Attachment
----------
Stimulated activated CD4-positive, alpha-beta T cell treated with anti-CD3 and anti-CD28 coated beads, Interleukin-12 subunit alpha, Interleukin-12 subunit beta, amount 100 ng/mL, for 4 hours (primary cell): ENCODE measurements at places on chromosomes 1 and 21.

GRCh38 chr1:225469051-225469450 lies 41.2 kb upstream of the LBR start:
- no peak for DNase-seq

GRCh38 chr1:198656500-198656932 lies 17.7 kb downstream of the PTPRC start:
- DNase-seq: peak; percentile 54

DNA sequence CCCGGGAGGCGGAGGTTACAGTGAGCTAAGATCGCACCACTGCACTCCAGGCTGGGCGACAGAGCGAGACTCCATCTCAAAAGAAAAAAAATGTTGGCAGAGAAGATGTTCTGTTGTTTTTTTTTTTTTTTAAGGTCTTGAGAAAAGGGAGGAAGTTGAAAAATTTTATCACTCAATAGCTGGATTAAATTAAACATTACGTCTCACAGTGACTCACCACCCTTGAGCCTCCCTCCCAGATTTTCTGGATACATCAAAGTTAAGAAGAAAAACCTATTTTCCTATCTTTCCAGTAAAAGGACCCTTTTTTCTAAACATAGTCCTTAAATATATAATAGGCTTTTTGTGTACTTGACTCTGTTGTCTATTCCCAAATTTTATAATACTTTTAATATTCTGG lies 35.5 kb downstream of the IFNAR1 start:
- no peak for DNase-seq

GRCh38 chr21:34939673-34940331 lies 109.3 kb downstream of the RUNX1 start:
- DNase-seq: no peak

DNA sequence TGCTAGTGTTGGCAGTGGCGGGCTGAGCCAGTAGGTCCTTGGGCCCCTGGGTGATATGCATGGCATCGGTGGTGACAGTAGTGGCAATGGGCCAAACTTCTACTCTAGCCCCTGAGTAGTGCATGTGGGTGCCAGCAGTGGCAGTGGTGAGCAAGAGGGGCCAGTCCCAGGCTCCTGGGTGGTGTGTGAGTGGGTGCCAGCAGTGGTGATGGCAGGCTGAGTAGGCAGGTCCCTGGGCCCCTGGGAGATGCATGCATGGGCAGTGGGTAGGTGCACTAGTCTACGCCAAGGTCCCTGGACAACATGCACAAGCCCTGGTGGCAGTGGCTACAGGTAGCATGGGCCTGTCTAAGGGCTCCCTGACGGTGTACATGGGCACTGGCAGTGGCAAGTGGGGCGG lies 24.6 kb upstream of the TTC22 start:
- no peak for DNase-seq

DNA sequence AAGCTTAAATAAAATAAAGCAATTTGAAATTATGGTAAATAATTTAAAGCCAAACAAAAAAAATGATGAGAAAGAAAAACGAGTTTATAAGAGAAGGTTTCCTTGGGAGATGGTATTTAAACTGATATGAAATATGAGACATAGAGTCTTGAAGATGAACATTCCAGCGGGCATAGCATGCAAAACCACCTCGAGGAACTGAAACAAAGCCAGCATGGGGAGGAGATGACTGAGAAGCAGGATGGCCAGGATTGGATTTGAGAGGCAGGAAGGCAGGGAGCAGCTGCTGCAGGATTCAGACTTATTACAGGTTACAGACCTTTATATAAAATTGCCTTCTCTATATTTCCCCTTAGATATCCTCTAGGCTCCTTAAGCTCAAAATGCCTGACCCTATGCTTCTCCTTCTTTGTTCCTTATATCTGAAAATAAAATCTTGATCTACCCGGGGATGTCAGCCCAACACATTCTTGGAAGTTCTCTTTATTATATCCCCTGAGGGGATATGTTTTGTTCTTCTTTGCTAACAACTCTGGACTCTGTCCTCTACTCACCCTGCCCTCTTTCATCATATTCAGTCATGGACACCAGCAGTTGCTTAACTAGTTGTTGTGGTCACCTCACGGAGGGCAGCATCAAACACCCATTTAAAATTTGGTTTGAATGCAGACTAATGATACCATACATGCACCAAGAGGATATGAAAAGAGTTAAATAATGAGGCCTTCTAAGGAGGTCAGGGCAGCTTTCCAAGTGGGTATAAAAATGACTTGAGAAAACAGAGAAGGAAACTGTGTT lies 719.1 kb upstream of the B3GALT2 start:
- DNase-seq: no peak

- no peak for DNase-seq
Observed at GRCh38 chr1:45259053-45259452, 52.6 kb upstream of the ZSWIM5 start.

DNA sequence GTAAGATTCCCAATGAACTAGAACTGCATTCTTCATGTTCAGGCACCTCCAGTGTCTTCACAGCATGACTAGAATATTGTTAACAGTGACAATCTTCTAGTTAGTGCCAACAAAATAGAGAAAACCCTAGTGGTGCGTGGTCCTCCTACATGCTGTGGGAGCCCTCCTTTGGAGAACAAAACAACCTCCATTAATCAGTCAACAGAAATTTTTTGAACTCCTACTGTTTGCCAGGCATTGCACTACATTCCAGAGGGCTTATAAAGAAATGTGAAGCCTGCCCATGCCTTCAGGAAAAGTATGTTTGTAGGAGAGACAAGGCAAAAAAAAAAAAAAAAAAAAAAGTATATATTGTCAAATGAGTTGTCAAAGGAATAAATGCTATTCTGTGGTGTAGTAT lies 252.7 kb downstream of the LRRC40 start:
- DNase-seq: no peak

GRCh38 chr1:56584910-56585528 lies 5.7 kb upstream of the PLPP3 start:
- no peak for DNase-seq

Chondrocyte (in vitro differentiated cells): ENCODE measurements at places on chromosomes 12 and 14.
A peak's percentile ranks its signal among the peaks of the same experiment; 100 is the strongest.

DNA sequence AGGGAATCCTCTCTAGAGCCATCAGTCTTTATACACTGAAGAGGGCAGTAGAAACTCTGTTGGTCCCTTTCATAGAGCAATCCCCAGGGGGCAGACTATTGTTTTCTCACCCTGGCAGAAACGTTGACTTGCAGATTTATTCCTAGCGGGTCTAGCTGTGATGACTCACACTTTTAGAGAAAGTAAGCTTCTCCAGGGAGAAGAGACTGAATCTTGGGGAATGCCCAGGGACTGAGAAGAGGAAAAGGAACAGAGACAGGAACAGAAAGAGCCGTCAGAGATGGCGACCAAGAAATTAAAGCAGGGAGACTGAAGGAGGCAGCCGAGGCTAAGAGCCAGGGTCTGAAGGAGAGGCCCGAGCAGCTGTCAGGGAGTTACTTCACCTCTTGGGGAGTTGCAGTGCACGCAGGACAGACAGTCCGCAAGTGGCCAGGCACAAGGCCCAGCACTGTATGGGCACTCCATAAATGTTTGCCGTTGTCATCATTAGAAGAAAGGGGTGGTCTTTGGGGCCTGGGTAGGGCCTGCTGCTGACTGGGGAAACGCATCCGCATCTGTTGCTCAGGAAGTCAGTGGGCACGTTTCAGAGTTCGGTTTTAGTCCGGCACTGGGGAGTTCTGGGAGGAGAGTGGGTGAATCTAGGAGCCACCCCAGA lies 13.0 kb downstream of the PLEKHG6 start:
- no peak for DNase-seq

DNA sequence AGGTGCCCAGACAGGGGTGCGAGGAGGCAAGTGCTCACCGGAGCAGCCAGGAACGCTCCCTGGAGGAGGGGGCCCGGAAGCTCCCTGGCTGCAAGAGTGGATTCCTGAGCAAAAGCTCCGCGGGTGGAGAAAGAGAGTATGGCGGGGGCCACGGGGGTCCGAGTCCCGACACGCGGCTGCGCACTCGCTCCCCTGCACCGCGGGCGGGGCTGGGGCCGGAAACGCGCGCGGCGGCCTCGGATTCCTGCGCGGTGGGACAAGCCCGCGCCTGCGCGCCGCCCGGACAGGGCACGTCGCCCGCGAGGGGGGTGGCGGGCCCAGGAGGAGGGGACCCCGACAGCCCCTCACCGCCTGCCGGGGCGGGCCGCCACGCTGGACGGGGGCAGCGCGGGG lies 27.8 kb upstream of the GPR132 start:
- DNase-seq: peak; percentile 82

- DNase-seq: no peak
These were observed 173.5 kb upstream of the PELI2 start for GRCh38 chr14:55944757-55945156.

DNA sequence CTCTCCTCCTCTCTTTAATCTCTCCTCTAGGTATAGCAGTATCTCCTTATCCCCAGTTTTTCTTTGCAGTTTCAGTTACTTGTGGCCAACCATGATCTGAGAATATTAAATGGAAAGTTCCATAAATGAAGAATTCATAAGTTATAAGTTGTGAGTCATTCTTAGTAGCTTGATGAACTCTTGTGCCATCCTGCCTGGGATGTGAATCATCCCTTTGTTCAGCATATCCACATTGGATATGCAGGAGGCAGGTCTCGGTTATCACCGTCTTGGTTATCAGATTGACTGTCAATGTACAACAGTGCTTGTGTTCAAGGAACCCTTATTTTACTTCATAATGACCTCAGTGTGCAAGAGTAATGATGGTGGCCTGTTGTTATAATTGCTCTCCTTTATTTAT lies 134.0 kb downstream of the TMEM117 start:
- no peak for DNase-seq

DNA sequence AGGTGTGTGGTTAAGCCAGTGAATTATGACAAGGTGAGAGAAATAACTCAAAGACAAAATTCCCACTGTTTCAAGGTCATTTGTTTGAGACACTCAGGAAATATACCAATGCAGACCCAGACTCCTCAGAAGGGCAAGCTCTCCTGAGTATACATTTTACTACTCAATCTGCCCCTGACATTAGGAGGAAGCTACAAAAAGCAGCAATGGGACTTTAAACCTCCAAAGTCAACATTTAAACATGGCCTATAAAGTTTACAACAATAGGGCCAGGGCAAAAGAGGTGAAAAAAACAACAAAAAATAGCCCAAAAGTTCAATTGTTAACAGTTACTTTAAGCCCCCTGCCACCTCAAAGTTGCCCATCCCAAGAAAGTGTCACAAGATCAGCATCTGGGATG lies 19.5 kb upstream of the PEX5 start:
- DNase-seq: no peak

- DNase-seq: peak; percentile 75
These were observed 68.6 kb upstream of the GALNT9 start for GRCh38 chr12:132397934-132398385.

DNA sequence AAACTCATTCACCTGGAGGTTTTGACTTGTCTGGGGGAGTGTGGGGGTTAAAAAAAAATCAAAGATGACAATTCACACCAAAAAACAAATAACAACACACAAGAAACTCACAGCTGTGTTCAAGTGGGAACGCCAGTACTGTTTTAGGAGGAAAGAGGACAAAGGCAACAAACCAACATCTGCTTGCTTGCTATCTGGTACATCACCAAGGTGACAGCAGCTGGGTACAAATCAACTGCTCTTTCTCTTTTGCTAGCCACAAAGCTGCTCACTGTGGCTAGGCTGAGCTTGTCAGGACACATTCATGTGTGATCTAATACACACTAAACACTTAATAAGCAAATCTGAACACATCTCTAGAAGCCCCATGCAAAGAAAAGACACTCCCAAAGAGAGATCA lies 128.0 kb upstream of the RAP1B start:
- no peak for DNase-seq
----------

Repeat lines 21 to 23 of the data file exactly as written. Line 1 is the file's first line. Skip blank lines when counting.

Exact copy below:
A peak's percentile ranks its signal among the peaks of the same experiment; 100 is the strongest.

DNA sequence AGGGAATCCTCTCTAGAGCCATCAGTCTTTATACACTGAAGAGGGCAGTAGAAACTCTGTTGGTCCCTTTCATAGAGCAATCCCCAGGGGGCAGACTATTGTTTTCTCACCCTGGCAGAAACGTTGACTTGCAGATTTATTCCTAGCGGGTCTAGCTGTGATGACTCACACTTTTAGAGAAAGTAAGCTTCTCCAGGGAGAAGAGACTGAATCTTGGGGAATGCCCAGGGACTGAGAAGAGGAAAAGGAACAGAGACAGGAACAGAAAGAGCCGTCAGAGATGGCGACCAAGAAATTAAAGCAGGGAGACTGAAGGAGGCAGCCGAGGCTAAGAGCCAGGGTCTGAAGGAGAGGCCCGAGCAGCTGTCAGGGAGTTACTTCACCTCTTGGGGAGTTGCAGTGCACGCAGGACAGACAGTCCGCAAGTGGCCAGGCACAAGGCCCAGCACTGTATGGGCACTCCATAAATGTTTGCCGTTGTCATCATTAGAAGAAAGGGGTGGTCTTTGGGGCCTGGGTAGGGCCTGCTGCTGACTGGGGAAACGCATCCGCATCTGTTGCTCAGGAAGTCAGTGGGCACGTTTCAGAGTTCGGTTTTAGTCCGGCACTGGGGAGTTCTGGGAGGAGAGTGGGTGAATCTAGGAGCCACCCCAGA lies 13.0 kb downstream of the PLEKHG6 start:
- no peak for DNase-seq